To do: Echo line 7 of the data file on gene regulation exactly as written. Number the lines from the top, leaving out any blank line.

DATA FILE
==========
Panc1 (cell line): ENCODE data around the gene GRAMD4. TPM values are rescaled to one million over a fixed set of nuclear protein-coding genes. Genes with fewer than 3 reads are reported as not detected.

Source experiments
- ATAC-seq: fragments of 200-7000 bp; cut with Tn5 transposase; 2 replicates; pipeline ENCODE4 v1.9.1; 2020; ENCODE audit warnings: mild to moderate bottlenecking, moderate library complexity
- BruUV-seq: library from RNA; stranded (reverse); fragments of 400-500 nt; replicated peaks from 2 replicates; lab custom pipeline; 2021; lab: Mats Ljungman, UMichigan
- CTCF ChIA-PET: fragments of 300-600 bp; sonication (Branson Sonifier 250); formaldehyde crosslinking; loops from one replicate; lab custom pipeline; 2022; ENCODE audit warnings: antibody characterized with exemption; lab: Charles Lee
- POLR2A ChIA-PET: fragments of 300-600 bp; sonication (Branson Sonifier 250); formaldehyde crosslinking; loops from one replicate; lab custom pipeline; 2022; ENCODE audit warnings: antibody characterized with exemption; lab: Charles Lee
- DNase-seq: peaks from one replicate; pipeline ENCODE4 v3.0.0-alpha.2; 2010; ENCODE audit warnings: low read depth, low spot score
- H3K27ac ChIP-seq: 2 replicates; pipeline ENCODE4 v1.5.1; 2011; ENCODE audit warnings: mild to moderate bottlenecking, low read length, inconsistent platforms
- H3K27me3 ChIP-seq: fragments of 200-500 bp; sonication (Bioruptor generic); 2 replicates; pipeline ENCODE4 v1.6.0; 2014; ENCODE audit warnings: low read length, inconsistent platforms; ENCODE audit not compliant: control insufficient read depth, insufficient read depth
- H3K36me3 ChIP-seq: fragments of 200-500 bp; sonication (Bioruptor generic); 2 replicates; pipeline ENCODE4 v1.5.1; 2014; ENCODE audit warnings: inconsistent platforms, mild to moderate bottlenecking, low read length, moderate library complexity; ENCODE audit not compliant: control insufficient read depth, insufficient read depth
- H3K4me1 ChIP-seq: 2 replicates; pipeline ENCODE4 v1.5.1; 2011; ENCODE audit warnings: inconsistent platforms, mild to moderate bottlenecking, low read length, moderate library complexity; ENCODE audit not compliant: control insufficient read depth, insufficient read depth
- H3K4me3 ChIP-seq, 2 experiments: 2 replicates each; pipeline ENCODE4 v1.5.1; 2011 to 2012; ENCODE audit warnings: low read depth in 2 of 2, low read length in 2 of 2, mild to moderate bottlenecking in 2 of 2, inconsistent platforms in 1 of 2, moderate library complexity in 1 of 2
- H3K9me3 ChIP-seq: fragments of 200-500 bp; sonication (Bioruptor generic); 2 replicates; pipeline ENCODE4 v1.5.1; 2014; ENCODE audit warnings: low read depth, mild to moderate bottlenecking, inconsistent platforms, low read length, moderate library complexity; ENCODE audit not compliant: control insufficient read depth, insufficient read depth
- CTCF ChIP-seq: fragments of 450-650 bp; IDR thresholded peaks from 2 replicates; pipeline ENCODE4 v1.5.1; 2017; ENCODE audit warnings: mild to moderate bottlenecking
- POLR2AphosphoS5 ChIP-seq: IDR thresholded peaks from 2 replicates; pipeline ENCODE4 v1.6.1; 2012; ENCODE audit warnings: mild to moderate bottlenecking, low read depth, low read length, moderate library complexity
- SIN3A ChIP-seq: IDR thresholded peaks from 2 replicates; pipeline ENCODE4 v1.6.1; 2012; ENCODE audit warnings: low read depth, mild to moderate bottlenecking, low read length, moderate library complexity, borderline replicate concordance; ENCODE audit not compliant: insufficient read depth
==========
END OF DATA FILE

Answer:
- DNase-seq: peaks from one replicate; pipeline ENCODE4 v3.0.0-alpha.2; 2010; ENCODE audit warnings: low read depth, low spot score